In November, KnoxBUG had the good fortune of having the great Warren Block give a presentation about documentation. Most of us, including myself, don't usually think of documentation as an exciting part of the technology world. That's because it isn't really. Documentation is one of those things that we expect to be there, and to be correct. We don't really notice or make a judgment on the quality of documentation until we run into bad documentation and that is what this talk was about.
What makes documentation bad?
Documentation doesn't have to be incorrect to be horrible. Warren Block talked about three general pitfalls of documentation. Too much information, too little information and information quality. He went through various case studies (mainly live web sites) that illustrated these pitfalls. While experiencing Warren's unique presentation style, I found myself going down memory lane and thinking about all the times I've run into documentation that had incorrect examples, that made too many assumptions about the reader's experience level, that was way too verbose and rife with edge cases in the examples. It wound up being one of the most fun and entertaining talks I've been to. It fostered a new awareness of the importance of documentation.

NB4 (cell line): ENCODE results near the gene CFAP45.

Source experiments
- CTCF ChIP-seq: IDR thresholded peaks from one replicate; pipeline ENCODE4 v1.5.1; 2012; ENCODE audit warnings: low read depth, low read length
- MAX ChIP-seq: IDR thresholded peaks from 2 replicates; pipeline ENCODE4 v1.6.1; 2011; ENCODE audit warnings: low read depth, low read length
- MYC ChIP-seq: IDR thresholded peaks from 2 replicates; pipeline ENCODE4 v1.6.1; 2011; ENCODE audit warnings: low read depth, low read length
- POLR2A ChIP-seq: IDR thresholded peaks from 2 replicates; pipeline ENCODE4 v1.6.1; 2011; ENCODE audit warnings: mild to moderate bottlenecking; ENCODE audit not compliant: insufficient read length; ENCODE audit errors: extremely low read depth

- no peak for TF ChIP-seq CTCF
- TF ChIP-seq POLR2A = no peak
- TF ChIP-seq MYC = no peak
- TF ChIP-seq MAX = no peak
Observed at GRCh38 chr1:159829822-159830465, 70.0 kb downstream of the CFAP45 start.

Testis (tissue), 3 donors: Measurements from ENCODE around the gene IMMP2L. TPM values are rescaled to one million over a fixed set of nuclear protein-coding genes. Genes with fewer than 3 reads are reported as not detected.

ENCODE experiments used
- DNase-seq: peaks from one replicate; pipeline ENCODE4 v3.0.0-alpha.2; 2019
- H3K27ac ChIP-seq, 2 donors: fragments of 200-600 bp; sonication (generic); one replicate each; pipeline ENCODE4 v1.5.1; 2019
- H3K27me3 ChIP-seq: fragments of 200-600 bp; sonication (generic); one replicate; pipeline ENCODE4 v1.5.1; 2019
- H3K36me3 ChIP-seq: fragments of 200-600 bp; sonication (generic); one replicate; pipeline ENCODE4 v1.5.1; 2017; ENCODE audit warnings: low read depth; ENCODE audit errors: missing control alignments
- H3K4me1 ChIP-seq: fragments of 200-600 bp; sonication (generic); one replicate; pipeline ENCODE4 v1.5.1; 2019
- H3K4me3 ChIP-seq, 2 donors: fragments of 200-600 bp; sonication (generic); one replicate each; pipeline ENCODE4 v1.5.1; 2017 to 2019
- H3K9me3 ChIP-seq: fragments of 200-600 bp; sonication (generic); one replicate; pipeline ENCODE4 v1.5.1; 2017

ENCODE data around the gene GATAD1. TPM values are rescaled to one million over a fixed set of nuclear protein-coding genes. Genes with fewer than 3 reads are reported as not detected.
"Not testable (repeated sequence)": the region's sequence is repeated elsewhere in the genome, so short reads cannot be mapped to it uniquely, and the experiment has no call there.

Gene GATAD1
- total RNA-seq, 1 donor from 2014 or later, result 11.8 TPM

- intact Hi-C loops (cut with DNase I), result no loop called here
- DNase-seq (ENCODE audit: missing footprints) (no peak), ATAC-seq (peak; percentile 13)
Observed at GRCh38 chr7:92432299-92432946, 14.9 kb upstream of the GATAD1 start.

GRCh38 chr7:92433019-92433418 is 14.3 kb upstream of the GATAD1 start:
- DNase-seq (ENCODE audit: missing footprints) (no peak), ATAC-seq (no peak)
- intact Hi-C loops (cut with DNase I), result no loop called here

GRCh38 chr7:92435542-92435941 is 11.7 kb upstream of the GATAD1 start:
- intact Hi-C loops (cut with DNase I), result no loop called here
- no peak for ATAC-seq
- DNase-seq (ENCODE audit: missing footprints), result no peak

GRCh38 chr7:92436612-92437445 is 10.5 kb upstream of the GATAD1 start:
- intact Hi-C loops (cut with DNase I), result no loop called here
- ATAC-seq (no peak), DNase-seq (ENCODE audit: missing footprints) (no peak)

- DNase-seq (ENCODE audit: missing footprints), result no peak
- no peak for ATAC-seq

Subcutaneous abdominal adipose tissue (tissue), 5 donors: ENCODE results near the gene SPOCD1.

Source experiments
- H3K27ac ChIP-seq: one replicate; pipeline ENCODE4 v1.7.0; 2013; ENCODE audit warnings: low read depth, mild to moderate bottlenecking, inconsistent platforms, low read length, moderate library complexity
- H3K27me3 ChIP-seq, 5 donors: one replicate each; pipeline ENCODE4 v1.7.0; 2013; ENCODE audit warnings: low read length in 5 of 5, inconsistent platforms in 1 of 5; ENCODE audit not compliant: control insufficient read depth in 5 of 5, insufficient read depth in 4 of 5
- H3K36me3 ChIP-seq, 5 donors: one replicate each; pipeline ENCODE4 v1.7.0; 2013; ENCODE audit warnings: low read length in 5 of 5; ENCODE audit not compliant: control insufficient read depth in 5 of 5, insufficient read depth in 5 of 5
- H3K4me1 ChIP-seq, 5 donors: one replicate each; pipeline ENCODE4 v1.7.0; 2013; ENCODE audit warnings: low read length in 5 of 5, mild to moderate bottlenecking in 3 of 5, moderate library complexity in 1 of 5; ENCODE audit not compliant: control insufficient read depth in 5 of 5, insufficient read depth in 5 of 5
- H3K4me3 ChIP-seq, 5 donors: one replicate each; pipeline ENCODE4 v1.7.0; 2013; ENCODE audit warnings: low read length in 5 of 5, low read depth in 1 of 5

I took some notes during the talk and assembled a bullet point cheat sheet of some of the do's and don'ts for documentation. In the future, I will consult this list whenever I do any sort of documentation. Even if it's just for myself!
- Avoid weasel words like "should"
- Avoid Backreferences "former/latter".
- Anticipate the most common questions
- Make your docs discoverable. Create good navigation
- Always test examples and procedures on a fresh install
- Don't show people what not to do in your examples
- Put warnings before dangerous commands, not after!
- Strike a good balance between info quality and quantity